Green Dot board Chairman Shane Martin said the goal is to create a new campus culture, with everyone committed to the same vision. "It's about limiting the distractions and focusing on what's truly important," said Martin, adding that the Green Dot approach could be a model for improving the lowest-achieving district schools.
At South L.A.'s Manual Arts High School, which is run by L.A.'s Promise, a locally based nonprofit, reading scores rose 4.6 points and math scores 3.4 points.
Promise also points to rising high school exit exam results and higher college acceptance rates, among other milestones.
The approach at Promise and the mayor's schools is thematically similar: Bombard schools with high-quality teacher training, support and high expectations, while hiring strong administrators to pore over achievement data and insist on results.
From the start, the mayor's organization — Partnership for L.A. Schools — has been made up of elementary, middle and high schools, which has enabled it to reach some struggling students earlier.
The mayor's high schools showed a 5.7 percentage point increase in English and a 1.5 point increase in math, a smaller rise than the district's.
The head of the mayor's education team, Marshall Tuck, said the proficiency gains did not take into account other evidence of improvement, including the "large number" of students who made progress but still weren't proficient. He also said the mayor deserved credit for initiatives that benefited all district students. Those included identifying more gifted minority students and leading a successful bid to prevent disproportionate layoffs at any school because of budget cuts.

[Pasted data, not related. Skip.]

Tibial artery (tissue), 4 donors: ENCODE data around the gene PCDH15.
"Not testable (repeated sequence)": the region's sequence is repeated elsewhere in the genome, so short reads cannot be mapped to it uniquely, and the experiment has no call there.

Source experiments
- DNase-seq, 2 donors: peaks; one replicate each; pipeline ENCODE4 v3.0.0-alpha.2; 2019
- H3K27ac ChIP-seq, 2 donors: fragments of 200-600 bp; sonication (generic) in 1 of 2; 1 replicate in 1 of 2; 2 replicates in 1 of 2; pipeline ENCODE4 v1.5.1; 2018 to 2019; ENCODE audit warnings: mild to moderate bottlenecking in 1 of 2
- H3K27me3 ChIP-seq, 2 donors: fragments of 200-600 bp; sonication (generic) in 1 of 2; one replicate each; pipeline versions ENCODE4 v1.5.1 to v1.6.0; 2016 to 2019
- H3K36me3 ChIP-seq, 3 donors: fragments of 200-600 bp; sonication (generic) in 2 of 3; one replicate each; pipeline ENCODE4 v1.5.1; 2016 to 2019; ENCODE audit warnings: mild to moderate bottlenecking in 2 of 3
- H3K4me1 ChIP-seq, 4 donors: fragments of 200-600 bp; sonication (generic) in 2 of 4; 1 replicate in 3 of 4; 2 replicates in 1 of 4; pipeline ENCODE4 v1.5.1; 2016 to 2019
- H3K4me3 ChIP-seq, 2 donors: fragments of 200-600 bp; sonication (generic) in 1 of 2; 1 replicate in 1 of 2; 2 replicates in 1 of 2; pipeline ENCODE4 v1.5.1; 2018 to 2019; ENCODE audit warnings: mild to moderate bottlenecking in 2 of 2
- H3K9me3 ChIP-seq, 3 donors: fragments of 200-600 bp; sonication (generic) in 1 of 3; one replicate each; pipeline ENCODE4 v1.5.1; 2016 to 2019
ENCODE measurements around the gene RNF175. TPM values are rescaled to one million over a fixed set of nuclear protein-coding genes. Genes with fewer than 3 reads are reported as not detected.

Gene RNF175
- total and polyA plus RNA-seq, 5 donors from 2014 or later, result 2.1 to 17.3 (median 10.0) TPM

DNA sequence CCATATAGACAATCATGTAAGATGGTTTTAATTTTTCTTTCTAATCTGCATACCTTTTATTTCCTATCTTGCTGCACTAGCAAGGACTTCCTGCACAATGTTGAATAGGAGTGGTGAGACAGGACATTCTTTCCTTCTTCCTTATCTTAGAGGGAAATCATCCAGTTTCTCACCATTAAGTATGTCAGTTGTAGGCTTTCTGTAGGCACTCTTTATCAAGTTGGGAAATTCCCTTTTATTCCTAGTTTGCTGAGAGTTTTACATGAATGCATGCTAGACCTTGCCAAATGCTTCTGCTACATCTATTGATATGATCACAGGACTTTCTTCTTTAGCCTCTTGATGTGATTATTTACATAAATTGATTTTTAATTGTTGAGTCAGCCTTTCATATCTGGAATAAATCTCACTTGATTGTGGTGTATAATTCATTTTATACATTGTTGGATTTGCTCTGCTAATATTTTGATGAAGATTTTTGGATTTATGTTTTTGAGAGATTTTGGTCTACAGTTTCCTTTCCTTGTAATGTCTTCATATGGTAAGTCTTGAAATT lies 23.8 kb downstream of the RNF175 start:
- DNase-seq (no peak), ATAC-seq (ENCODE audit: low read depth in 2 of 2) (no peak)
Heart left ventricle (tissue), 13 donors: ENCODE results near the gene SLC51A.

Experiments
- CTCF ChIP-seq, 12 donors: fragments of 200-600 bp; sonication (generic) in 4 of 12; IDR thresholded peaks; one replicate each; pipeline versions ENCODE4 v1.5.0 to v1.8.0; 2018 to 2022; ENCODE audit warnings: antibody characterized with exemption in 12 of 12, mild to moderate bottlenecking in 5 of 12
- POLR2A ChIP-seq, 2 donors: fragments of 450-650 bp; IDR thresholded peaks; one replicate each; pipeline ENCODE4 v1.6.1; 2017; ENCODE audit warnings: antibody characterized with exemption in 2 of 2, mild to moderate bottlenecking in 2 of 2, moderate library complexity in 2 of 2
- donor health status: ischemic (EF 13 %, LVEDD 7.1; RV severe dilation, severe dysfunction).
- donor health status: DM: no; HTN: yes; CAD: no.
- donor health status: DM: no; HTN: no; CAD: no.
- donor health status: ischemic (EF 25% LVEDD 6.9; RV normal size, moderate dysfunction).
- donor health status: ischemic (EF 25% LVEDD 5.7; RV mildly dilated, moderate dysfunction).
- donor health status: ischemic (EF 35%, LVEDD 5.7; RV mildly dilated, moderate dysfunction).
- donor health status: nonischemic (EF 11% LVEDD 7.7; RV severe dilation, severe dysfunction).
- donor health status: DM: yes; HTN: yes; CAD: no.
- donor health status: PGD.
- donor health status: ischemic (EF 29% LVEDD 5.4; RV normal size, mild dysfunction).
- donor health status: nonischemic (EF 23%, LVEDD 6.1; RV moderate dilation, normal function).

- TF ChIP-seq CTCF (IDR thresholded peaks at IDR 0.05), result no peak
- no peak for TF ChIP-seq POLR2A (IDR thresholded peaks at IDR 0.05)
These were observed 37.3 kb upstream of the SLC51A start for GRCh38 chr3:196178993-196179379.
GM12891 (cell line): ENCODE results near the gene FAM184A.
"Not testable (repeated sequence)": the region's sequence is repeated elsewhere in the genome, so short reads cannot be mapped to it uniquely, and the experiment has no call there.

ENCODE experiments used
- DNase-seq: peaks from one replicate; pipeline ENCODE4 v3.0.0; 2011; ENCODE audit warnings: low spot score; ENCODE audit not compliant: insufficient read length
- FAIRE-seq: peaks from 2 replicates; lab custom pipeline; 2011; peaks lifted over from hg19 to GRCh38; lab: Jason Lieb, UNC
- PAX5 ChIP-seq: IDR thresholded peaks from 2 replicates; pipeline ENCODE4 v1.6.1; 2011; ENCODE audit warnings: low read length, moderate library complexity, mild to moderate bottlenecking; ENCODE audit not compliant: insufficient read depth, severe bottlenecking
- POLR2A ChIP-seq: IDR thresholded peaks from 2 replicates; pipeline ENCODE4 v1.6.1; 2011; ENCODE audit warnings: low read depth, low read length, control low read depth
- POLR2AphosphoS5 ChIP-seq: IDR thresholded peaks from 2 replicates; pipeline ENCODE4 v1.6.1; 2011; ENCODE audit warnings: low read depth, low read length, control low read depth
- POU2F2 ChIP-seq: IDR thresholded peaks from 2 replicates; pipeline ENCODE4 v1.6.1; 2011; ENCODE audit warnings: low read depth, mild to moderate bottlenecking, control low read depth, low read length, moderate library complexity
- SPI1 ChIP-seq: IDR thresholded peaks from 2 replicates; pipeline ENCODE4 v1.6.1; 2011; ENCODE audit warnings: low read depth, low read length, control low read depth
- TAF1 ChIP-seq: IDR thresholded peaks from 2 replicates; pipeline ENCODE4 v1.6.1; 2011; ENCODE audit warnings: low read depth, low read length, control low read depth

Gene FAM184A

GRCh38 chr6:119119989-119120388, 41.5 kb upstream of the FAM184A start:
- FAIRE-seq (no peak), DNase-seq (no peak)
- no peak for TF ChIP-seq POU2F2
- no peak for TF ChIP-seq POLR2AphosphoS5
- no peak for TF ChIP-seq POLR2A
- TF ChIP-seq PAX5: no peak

Villaraigosa also quietly endorsed the management shake-up that brought his top education advisor at the time, Ramon C. Cortines, to L.A. Unified in April 2008. Cortines directly supervised the work of improving the low-achieving schools that remained under district control, first as deputy superintendent, then as superintendent. The veteran educator critiqued school-improvement plans and personally removed some principals, while authorizing various approaches — some with broad support, some controversial.
New Supt. John Deasy, who took over in April from Cortines, said that the district and the reform groups could learn from each other and that L.A. Unified was ultimately responsible for students at every school.
"We have lots of room to grow, but the growth over time is important," he said. "These types of schools have been the most difficult to improve across the nation…. We're making progress in that area in L.A."